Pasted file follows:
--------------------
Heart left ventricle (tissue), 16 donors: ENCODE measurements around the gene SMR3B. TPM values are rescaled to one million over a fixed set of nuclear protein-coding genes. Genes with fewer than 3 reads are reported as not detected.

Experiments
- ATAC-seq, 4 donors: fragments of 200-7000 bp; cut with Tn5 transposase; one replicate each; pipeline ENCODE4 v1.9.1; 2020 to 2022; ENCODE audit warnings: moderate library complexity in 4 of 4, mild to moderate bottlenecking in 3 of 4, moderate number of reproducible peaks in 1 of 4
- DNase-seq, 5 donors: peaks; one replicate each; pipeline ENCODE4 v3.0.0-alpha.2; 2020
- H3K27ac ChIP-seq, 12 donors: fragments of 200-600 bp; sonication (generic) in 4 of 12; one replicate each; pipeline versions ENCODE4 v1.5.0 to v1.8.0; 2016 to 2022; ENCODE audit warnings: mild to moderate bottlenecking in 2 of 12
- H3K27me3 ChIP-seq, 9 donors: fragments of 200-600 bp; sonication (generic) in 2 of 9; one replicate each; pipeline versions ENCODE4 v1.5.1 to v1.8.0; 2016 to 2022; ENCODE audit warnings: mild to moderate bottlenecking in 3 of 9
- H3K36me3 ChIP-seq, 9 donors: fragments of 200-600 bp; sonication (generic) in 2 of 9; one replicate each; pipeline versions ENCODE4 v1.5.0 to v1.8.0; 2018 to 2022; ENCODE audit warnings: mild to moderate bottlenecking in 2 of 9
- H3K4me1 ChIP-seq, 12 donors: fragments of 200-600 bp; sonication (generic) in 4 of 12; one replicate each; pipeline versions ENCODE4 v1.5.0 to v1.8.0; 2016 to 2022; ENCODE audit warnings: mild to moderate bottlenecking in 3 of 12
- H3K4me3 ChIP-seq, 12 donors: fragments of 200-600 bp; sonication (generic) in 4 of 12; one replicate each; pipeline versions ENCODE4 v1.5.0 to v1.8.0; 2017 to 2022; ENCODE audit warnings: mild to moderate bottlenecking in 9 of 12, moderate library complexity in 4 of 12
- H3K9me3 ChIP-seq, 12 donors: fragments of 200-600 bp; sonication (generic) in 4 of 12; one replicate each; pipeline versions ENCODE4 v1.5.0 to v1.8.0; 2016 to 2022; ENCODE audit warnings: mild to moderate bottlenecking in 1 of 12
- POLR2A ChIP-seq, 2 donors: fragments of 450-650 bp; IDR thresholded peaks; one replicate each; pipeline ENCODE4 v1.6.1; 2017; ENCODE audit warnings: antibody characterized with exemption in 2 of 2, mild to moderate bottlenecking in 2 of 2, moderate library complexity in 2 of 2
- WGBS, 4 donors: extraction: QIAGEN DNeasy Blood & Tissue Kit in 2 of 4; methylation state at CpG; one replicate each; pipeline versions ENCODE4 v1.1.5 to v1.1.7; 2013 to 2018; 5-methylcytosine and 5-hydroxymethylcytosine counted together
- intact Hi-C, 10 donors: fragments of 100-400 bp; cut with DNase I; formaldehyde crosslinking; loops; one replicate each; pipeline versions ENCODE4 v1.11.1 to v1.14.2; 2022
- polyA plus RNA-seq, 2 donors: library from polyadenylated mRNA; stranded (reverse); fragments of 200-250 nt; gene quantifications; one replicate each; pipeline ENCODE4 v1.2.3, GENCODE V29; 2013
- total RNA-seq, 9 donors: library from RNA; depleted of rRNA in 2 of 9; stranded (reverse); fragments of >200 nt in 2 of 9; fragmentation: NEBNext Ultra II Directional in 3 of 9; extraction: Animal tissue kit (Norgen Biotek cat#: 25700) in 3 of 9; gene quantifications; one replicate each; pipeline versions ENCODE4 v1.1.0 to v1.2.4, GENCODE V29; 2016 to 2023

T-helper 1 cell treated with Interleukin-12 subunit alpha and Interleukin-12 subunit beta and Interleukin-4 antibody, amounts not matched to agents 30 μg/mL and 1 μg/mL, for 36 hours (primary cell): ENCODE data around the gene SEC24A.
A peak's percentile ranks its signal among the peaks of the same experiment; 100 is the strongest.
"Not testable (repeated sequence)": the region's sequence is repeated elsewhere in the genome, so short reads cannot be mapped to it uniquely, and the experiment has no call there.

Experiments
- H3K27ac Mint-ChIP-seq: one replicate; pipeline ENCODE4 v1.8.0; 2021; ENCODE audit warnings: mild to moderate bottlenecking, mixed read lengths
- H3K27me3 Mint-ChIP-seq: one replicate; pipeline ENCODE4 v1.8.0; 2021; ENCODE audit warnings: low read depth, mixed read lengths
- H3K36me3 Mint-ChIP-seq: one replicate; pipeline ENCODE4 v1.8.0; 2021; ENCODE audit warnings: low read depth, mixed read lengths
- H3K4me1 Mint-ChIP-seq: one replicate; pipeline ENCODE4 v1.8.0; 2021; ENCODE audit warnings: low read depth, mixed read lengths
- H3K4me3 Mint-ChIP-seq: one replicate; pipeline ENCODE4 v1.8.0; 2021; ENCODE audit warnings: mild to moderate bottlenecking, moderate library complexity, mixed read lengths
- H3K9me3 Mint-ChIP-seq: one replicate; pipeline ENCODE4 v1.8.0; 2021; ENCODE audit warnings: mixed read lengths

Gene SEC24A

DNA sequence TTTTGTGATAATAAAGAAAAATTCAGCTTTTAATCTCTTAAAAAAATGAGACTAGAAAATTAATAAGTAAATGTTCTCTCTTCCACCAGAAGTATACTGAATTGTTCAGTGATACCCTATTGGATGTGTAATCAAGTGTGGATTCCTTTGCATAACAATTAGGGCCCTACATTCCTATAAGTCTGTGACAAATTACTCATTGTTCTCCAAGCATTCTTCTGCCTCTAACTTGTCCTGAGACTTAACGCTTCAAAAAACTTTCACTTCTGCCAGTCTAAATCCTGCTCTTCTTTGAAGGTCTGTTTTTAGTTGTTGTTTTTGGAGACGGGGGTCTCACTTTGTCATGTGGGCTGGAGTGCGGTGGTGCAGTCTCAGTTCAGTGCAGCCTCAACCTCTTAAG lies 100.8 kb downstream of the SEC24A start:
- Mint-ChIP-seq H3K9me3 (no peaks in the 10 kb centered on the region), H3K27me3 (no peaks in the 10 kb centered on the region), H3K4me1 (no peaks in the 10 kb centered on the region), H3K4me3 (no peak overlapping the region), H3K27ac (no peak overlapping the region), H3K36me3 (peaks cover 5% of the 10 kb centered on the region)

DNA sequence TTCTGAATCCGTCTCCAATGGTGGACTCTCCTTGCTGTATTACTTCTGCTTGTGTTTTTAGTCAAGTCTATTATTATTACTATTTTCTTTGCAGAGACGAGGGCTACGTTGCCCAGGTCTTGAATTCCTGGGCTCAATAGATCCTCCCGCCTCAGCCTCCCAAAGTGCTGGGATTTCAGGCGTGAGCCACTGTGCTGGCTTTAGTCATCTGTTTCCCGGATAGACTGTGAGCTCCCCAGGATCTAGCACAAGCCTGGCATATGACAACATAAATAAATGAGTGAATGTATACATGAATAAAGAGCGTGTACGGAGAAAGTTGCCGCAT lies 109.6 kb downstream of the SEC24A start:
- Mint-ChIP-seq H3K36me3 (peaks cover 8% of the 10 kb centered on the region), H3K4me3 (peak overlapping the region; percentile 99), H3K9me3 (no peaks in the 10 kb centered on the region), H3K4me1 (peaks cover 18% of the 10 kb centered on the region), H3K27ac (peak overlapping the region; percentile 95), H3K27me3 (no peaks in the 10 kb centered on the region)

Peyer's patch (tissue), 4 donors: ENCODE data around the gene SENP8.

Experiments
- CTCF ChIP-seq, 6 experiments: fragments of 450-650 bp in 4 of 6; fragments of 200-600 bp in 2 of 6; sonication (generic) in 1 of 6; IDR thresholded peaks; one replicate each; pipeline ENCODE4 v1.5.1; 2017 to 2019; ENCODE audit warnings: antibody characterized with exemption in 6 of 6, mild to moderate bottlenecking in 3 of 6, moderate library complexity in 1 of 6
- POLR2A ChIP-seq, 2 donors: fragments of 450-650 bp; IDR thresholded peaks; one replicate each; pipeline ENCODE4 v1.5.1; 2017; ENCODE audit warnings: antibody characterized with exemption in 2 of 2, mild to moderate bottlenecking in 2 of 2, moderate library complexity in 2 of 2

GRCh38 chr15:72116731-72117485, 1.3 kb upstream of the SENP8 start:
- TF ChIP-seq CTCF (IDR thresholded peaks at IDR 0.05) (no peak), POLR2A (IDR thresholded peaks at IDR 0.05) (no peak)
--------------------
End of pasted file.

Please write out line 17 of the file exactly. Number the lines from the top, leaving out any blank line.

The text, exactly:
A peak's percentile ranks its signal among the peaks of the same experiment; 100 is the strongest.